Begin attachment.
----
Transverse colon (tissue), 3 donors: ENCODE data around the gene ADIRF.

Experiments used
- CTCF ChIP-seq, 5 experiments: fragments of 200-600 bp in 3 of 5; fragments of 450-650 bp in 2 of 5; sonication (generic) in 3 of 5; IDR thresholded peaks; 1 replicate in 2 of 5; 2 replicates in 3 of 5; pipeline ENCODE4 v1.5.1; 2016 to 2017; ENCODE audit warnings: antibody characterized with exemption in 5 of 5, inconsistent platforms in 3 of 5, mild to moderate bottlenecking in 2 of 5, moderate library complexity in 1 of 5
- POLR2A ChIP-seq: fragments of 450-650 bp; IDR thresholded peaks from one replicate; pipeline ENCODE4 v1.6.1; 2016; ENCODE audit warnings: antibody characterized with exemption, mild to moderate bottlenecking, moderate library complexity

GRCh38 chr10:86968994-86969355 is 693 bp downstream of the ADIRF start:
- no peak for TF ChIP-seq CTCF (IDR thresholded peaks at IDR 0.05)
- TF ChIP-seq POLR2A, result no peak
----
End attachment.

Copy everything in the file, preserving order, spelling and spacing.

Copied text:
Transverse colon (tissue), 3 donors: ENCODE data around the gene ADIRF.

Experiments used
- CTCF ChIP-seq, 5 experiments: fragments of 200-600 bp in 3 of 5; fragments of 450-650 bp in 2 of 5; sonication (generic) in 3 of 5; IDR thresholded peaks; 1 replicate in 2 of 5; 2 replicates in 3 of 5; pipeline ENCODE4 v1.5.1; 2016 to 2017; ENCODE audit warnings: antibody characterized with exemption in 5 of 5, inconsistent platforms in 3 of 5, mild to moderate bottlenecking in 2 of 5, moderate library complexity in 1 of 5
- POLR2A ChIP-seq: fragments of 450-650 bp; IDR thresholded peaks from one replicate; pipeline ENCODE4 v1.6.1; 2016; ENCODE audit warnings: antibody characterized with exemption, mild to moderate bottlenecking, moderate library complexity

GRCh38 chr10:86968994-86969355 is 693 bp downstream of the ADIRF start:
- no peak for TF ChIP-seq CTCF (IDR thresholded peaks at IDR 0.05)
- TF ChIP-seq POLR2A, result no peak